Monday, July 7, 2008

David Kyvig's "The Age of Impeachment"

David Kyvig is Distinguished Research Professor in the Department of History at Northern Illinois University and author or editor of ten other books, including Explicit and Authentic Acts: Amending the U.S. Constitution, 1776–1995, winner of the 1997 Bancroft Prize.

He applied the “Page 99 Test” to his latest book, The Age of Impeachment: American Constitutional Culture Since 1960, and reported the following:
This book examines the surge in the use of impeachment that began with the 1961 John Birch Society campaign to impeach Chief Justice Earl Warren and has since produced as many serious impeachment efforts as had been seen in the previous 171 years of U.S. history. In its detailed narratives of thirteen executive and judicial impeachment attempts, including those involving Richard Nixon, Spiro Agnew, Ronald Reagan, Bill Clinton, George W. Bush, three Supreme Court Justices, and five federal judges, the book explores the increasingly toxic political culture of which impeachment was both cause and result. Page 99 reflects the book’s recurring demonstration of the connections between various impeachment episodes as well as their implications. The page falls in the middle of a chapter discussing the effort of Republican House minority leader Gerald Ford and the Nixon administration to achieve the impeachment of longtime Supreme Court Justice William O. Douglas.

In part, page 99 reads:

The Nixon administration proved eager to make public its willingness to assist in the investigation of Douglas after earlier surreptitiously providing FBI files to Ford. In sharp contrast to his response later when his own conduct was under investigation, the president announced that the administration would make every effort to provide all the information it could on the justice. Nixon himself wrote to Celler,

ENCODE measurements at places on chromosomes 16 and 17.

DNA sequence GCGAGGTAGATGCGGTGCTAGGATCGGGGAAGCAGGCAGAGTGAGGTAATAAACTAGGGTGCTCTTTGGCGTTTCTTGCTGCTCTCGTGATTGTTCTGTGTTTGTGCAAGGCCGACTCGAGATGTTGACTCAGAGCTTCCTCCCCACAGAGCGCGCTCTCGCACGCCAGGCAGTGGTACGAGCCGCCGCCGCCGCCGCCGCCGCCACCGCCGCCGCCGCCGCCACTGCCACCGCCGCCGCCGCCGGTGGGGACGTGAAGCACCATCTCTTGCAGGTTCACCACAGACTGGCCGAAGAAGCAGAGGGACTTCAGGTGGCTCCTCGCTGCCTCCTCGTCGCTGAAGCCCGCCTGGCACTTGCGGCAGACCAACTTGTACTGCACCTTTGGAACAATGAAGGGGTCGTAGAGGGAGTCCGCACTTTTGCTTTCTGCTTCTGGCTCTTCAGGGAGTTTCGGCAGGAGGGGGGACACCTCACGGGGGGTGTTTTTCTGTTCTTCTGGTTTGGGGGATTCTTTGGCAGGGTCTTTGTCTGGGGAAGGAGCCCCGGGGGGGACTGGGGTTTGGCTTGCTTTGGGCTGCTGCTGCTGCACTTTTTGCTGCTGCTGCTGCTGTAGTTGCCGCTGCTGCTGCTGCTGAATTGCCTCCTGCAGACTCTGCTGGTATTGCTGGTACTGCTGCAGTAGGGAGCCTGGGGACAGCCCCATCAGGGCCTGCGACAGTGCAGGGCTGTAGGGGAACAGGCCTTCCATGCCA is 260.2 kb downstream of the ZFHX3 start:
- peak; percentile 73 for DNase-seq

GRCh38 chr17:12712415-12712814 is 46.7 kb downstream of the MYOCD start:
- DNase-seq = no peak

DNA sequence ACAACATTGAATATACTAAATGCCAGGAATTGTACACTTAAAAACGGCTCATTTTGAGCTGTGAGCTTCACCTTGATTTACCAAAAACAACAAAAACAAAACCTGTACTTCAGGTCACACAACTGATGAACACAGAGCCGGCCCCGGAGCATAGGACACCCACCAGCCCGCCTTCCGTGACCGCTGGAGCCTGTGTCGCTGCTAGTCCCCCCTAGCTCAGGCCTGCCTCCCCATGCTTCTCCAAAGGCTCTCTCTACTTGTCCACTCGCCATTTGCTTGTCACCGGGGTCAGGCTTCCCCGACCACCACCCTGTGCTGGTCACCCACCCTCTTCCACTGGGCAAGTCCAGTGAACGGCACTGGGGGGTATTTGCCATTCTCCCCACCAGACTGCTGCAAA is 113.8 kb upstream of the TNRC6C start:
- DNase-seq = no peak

The power of impeachment is, of course, solely entrusted by the Constitution to the House of Representatives. However, the executive branch is clearly obligated both by precedent and by the necessity of the House of Representatives having all the facts before reaching its decision, to supply relevant information to the legislative branch, as it does in aid of other inquiries being conduct by committees of the Congress, to the extent compatible with the public interest.

Celler asked the president for access to tax returns for Douglas and Parvin, as well as the latter’s foundation and corporation returns. Nixon promptly agreed to provide them. Douglas himself estimated that forty federal agents devoted the equivalent of fifteen man-years to the investigation and turned over hundreds of documents to the House judiciary subcommittee.

The assault by Ford and the White House had the reverse of its intended effect of pushing Douglas to resign to avoid impeachment. The justice, who had undergone three operations in the previous year, including the installation of a heart pacemaker, had been contemplating retirement at the end of the Court’s term. But the Fortas experience affected his decision. “I’m not resigning,” he told his staff. “That would look too much like a confession of guilt, and I’m not guilty of anything.”
Read more about The Age of Impeachment at the University of Kansas Press website, and learn more about David Kyvig's research and publications at his faculty webpage.

--Marshal Zeringue